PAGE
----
Vet lawmakers: Let recruiters carry weapons

Vet lawmakers: Let recruiters carry weapons
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Reps. Tulsi GabbardTulsi GabbardGabbard knocks Clinton's jab at Sanders: 'This isn't high school' The data is clear: A woman could win in 2020 'I Like Bernie' hashtag trends after Clinton criticizes Sanders MORE (D-Hawaii) and Duncan Hunter (R-Calif.), both veterans, say the Defense Department should consider allowing officers at service recruiting centers to be armed in the wake of the deadly shooting in Tennessee that killed four Marines.

“I recognize what the recruiters are saying, that, you know, they want to have an open and inviting and welcoming environment to be able to talk to those who are interested in serving our country in uniform,” Gabbard, who served in Iraq, said Thursday on CNN’s “The Situation Room.”

But, she noted the attack in Chattanooga and a 2009 shooting at a recruiting center in Little Rock, Ark., that killed two Army soldiers were both drive-by shootings.


“This tells me we need to do more about putting bulletproof glass, perhaps, to make it so you have at least one more line of defense in these recruiting stations,” according to Gabbard, a member of the House Armed Services Committee.

“Look into the possibility of having some kind of armed guard there, whether it's a military service member or some other type of guard, so that you at least have a way for our trained warriors to be able to defend themselves against these types of attacks,” she added.

Meanwhile, Hunter, a Marine Corps veteran who served in both Iraq and Afghanistan, said he plans to introduce legislation that would allow the Defense Department to OK military recruiters carrying weapons or make additional outside security available.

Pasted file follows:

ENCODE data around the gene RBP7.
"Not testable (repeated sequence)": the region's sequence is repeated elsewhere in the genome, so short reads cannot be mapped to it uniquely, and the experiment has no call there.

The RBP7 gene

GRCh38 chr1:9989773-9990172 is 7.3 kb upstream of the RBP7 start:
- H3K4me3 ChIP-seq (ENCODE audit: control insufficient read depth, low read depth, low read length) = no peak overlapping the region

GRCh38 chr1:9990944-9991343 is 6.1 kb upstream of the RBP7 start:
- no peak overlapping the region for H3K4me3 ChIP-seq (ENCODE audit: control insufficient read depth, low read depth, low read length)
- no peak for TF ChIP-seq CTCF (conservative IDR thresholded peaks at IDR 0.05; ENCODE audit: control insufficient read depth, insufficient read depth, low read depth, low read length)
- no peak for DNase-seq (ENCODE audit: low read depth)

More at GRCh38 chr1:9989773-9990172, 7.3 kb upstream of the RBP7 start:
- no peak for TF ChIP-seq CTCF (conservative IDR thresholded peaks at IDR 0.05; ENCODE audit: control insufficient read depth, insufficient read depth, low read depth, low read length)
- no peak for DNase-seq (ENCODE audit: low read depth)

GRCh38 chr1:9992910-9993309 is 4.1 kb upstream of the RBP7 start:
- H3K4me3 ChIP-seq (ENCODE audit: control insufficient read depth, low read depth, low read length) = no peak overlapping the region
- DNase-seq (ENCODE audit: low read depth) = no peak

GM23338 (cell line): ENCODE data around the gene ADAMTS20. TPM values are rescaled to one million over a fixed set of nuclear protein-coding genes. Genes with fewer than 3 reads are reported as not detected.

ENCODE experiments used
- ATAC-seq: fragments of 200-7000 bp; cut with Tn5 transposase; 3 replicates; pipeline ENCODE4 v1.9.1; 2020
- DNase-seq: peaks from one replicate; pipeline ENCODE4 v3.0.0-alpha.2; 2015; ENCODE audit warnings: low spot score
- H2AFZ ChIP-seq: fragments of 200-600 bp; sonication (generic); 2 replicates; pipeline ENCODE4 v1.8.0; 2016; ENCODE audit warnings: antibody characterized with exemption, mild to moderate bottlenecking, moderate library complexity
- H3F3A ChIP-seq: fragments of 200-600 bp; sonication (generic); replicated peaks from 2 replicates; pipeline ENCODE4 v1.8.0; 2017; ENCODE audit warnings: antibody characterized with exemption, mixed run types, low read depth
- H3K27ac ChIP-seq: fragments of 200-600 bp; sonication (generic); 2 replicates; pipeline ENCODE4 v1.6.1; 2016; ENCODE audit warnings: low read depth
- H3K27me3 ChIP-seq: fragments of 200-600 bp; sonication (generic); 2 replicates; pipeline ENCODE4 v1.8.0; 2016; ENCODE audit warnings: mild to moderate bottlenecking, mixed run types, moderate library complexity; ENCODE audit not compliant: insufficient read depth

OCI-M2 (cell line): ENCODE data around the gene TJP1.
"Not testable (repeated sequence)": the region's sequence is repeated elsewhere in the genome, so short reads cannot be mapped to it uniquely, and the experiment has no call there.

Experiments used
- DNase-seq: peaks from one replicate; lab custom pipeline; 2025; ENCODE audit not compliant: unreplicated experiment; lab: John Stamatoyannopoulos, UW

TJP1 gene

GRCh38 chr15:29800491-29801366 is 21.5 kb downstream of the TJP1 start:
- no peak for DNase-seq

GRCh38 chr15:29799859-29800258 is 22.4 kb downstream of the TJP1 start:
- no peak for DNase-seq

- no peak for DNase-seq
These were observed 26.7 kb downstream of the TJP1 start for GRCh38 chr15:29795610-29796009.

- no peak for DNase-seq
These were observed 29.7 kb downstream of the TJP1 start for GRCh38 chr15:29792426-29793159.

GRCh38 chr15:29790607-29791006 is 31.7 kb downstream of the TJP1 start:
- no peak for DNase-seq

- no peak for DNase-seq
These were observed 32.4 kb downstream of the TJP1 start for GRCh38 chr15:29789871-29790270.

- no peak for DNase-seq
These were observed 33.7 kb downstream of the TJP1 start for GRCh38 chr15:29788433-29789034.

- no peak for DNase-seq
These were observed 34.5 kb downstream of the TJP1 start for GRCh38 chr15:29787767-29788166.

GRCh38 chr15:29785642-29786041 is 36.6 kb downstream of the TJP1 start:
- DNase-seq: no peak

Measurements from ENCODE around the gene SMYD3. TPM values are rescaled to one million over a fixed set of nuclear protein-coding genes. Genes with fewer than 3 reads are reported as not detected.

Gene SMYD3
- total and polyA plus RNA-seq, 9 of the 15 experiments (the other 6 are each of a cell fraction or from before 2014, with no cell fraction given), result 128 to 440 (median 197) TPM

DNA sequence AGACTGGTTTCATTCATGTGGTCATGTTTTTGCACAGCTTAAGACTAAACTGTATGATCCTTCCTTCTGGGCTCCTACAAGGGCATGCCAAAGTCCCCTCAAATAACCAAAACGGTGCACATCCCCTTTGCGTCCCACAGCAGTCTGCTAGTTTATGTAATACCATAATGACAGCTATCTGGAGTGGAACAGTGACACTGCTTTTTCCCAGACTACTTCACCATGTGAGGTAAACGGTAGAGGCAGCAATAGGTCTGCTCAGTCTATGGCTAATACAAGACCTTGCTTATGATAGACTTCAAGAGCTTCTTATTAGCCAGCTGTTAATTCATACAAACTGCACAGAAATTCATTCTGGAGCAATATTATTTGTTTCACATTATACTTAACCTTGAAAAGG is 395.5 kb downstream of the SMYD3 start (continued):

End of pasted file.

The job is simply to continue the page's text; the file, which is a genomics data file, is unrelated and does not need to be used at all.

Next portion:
"Until we get our hands wrapped around this, we have to allow the people who represent the United States military to defend themselves, at the least," he said in a statement. "If you go on any base, you have armed security there … recruiting centers in a strip mall, they have no defense against people who just hate America and hate our military. They've got nothing."

The California Republican, who also serves on the Armed Services panel, said he would finish hammering out the bill sometime Friday and introduce it in the House soon.

But Army Chief of Staff Gen. Ray Odierno said allowing recruiters to carry weapons might have unintended consequences.

He also said there might be legal issues involved with instituting such a policy, The Associated Press reported Friday.

Federal authorities have identified Thursday’s shooter as Mohammad Youssuf Abdulazeez, a naturalized U.S. citizen who was born in Kuwait. He was also killed.

Thursday evening, President Obama said a full investigation into the shooting was underway.

He said it was “heartbreaking” that members of the military who served with “with great valor have been killed in this fashion.”